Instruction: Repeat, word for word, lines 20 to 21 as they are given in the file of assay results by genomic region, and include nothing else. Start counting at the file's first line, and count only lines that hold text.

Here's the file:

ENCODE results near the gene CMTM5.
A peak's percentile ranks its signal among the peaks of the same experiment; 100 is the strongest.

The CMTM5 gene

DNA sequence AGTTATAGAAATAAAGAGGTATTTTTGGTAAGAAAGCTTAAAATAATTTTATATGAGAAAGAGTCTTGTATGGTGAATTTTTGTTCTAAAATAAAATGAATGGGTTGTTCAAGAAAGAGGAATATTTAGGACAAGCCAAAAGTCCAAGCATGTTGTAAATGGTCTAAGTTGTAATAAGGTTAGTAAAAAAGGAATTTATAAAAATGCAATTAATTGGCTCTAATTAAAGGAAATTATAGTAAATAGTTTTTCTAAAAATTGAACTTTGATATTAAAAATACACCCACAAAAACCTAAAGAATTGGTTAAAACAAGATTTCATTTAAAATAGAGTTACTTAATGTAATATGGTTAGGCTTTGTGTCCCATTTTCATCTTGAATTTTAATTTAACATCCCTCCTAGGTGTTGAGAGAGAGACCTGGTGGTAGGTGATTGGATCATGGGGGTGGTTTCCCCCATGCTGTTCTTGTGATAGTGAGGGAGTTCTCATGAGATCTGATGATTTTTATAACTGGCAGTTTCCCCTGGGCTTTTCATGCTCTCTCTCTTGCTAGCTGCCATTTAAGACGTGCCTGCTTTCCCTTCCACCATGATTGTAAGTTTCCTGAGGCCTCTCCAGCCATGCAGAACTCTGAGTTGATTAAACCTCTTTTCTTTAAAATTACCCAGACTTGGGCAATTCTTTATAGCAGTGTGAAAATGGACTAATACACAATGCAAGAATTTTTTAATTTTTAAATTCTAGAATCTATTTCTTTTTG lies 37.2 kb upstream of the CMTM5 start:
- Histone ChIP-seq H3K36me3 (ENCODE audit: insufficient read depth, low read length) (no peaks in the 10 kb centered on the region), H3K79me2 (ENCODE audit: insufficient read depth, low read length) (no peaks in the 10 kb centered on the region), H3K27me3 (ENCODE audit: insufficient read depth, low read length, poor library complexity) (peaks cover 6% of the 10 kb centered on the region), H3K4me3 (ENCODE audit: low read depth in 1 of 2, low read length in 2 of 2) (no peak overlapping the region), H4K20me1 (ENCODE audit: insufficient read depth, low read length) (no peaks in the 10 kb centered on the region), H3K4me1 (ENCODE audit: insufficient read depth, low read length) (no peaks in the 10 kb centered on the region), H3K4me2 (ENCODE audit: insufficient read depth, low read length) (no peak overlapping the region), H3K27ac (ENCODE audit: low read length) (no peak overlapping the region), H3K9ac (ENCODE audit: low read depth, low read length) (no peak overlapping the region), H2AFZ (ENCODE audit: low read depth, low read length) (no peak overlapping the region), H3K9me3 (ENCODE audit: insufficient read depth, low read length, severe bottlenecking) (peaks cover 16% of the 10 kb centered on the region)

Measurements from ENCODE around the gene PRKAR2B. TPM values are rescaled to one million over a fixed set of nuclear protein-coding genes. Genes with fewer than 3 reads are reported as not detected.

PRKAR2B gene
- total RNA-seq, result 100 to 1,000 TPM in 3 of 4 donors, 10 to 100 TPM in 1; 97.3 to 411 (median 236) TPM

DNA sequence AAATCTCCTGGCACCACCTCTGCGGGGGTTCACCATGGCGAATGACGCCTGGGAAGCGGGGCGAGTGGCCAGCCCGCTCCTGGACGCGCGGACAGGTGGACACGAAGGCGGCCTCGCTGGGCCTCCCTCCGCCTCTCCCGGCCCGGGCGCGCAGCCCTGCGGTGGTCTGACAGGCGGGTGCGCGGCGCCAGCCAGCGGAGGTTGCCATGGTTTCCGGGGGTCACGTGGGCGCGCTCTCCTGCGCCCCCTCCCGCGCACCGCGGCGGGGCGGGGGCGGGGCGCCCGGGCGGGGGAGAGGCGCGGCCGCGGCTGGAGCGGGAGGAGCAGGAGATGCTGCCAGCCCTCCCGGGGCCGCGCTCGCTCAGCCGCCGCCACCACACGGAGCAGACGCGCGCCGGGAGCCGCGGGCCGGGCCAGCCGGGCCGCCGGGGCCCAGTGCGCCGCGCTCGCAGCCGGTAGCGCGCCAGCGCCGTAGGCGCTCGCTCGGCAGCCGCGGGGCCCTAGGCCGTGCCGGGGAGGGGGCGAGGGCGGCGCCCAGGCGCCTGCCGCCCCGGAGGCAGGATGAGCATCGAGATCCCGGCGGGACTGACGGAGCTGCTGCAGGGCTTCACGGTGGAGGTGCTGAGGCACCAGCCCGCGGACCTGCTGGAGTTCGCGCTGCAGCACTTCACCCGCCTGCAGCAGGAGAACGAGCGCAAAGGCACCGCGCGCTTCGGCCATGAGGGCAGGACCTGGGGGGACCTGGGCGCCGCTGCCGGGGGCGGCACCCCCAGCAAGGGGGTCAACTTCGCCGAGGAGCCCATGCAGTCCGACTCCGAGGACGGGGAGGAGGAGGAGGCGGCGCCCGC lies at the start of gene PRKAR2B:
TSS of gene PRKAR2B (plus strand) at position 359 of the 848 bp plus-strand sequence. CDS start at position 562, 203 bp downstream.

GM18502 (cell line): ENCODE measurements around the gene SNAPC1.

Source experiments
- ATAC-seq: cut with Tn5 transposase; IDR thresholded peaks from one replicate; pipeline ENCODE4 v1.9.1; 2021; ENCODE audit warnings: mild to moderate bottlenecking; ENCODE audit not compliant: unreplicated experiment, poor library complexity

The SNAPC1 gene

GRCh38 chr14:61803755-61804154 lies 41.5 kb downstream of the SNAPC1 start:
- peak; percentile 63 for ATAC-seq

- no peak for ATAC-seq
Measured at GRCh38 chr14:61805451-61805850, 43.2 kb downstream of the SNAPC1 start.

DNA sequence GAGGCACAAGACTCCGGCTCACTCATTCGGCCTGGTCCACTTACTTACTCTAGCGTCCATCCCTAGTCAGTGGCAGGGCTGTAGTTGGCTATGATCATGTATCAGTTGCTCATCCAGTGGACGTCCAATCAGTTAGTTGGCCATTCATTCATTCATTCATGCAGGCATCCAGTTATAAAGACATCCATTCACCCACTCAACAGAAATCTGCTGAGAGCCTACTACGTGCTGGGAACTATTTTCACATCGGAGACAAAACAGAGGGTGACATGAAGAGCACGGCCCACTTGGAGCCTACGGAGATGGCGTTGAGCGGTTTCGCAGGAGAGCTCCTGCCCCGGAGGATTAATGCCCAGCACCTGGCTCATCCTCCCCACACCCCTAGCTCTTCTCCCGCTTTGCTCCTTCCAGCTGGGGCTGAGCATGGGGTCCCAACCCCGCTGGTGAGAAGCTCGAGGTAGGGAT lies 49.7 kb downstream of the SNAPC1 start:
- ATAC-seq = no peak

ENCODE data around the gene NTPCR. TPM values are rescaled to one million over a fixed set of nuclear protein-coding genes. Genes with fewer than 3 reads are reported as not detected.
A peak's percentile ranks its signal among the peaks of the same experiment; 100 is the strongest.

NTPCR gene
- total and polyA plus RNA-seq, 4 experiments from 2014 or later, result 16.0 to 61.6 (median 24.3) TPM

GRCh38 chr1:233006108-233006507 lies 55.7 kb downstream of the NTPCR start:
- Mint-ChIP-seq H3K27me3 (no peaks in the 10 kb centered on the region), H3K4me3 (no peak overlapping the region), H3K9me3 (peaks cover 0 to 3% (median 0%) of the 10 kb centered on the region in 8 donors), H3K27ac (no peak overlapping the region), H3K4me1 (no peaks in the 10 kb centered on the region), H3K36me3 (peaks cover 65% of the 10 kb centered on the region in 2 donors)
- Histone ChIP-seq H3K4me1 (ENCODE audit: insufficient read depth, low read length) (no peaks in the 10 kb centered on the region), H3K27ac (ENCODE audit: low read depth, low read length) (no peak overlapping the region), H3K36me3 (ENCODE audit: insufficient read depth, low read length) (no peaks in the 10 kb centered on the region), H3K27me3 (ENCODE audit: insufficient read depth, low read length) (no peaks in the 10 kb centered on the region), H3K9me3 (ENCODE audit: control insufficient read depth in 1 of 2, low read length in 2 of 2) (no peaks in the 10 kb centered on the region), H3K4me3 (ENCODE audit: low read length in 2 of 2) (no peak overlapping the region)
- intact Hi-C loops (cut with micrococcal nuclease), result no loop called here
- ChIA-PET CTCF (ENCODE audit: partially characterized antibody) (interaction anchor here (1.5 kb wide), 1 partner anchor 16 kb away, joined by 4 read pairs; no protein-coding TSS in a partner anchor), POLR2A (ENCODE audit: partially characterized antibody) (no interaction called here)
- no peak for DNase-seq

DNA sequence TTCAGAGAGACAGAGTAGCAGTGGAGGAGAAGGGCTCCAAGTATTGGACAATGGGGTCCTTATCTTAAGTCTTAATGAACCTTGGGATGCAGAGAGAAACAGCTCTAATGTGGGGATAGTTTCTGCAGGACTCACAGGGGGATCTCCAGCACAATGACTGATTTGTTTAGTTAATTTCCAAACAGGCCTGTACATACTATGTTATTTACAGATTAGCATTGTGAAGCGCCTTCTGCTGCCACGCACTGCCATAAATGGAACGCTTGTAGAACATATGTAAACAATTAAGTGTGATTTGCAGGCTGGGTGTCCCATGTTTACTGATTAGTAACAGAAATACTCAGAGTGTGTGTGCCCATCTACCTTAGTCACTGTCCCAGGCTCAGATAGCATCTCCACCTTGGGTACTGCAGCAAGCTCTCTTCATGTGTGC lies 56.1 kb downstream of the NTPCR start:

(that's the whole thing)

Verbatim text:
- ATAC-seq = no peak

ENCODE data around the gene NTPCR. TPM values are rescaled to one million over a fixed set of nuclear protein-coding genes. Genes with fewer than 3 reads are reported as not detected.